Southeast Alaska’s economy appears to be entering a stormy season.
That’s the conclusion of a new report completed by Rain Coast Data and the Southeast Conference. Meilani Schijvens of Rain Coast Data revealed the report at Thursday’s Juneau Chamber of Commerce luncheon. It had its debut at the annual Southeast Conference meeting earlier this month.
“Data from the last year, especially, indicates economic contraction,” she told the Chamber. “In the last year, there were few areas of growth, and many indicators trended slightly downward.”
While the tourism industry is a bright spot — it has added more than 1,000 jobs over the past five years, according to Schijvens’ data — depressed seafood prices, low mineral prices and government job losses are undercutting gains in other sectors.
Those factors appear to be ending Southeast Alaska’s post-timber recovery.
From 1991 through 2007, Southeast Alaska endured a steep economic decline as the timber industry was slashed under environmental and federal pressure. In 1991, Southeast Alaska boasted 3,543 timber industry jobs. In 2014, there were just 328, the lowest figure since 1890.
“The adverse economic consequences worked their way out by 2007,” Schijvens explained. “From 2008 to 2012 we were finally back on track, and this rise was nothing short of exhilarating.”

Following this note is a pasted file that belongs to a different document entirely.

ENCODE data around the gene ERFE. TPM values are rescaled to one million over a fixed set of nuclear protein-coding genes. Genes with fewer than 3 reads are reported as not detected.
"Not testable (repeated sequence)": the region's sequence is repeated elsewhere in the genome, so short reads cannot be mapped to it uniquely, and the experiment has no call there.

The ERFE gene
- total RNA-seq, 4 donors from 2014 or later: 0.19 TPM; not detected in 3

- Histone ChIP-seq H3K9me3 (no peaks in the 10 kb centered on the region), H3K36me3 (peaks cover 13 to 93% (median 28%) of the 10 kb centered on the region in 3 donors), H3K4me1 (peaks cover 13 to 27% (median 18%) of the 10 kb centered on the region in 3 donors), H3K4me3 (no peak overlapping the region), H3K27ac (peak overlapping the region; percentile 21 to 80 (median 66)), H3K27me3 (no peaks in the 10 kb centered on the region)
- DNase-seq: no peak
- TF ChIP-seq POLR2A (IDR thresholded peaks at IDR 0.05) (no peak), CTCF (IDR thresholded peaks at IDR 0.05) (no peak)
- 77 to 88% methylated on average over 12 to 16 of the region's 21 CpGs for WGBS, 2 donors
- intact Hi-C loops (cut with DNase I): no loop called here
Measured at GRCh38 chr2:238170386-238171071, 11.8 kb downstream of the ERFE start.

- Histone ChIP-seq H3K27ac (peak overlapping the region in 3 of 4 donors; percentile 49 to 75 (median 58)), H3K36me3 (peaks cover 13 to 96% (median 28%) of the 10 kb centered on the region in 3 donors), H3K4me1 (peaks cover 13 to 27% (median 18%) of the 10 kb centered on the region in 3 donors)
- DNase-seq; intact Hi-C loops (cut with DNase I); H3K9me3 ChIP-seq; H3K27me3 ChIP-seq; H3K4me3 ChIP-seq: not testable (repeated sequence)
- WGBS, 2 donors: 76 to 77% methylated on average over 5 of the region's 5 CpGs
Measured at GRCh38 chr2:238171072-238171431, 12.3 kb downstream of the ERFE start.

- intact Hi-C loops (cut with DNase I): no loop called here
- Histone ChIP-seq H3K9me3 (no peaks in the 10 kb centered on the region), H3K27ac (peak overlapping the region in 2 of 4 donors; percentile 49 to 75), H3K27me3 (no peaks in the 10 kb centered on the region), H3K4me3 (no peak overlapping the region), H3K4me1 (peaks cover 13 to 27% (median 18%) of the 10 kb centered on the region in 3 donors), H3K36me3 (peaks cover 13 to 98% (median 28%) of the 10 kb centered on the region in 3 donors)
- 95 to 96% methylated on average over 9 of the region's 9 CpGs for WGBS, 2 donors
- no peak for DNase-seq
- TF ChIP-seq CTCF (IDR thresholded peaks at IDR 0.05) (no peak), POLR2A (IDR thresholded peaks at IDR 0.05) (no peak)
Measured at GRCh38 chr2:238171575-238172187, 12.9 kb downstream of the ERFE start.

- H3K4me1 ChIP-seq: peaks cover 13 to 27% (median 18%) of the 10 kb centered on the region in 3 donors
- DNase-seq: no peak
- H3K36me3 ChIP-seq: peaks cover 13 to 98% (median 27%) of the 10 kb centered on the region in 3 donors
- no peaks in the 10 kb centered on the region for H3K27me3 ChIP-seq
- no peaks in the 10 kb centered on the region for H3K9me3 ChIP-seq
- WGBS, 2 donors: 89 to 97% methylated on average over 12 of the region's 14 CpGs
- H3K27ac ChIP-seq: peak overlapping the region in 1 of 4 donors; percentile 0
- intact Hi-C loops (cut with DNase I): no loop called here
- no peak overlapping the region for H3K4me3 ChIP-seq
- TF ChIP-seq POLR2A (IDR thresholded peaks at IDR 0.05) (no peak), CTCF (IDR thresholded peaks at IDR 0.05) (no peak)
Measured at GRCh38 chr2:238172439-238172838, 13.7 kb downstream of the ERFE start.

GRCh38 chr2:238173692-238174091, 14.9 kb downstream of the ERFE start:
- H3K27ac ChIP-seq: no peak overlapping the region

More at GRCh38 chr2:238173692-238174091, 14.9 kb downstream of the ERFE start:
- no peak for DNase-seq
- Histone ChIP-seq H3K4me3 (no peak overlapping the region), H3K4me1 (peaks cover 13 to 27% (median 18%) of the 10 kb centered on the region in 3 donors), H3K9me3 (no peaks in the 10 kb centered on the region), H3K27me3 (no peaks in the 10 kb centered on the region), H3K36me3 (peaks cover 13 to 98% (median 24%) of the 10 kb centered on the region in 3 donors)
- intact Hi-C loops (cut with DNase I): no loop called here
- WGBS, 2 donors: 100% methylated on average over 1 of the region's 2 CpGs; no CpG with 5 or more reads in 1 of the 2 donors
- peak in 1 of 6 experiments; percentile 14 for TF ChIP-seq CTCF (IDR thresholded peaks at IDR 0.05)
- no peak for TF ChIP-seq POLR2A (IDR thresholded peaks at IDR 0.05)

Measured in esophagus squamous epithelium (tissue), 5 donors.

Now, however, the economy has plateaued, and there are signs of a downward dip.
In 2014, the latest full year for which figures are available, government jobs accounted for 35 percent of all wages paid in Southeast Alaska. The first months of 2015 showed a loss of 160 government jobs of all kinds (state, local, federal and tribal), and with oil prices in the cellar and lawmakers calling for more cuts, “economists expect these losses to continue,” Schijvens’ report states.
Schijvens also found steep job losses in the health care industry in the months before Gov. Bill Walker approved Medicaid expansion in July.
The health care industry employs about 3,300 people in Southeast Alaska, and Schivens found about 70 health care jobs were lost in 2014 and another 100 were lost in the first seven months of 2015.
“Medicaid expansion is expected to have a significant and positive impact on regional healthcare employment levels,” Schijvens wrote.
This year is also the last with a large number of major construction projects, and construction employment has already begun to fall. In 2014, Southeast lost 100 construction jobs; another 100 are expected to be lost this year.
On the brighter side, the U.S. Coast Guard now employs 700 people in Southeast Alaska — a notable exception to the downward trend in government employment — and the tourism industry is continuing to add jobs as more visitors travel to Southeast.
This year is expected to set a record for the number of Juneau arrivals by air, Schijvens said, and if current trends continue, 2018 will bring a record number of cruise ship passengers.
Perhaps because of the health of the tourism industry, a survey of 416 business owners and managers found that 38 percent believe the economic outlook for their business is improving. Forty-three percent said the outlook is flat, and only 19 percent had a negative view.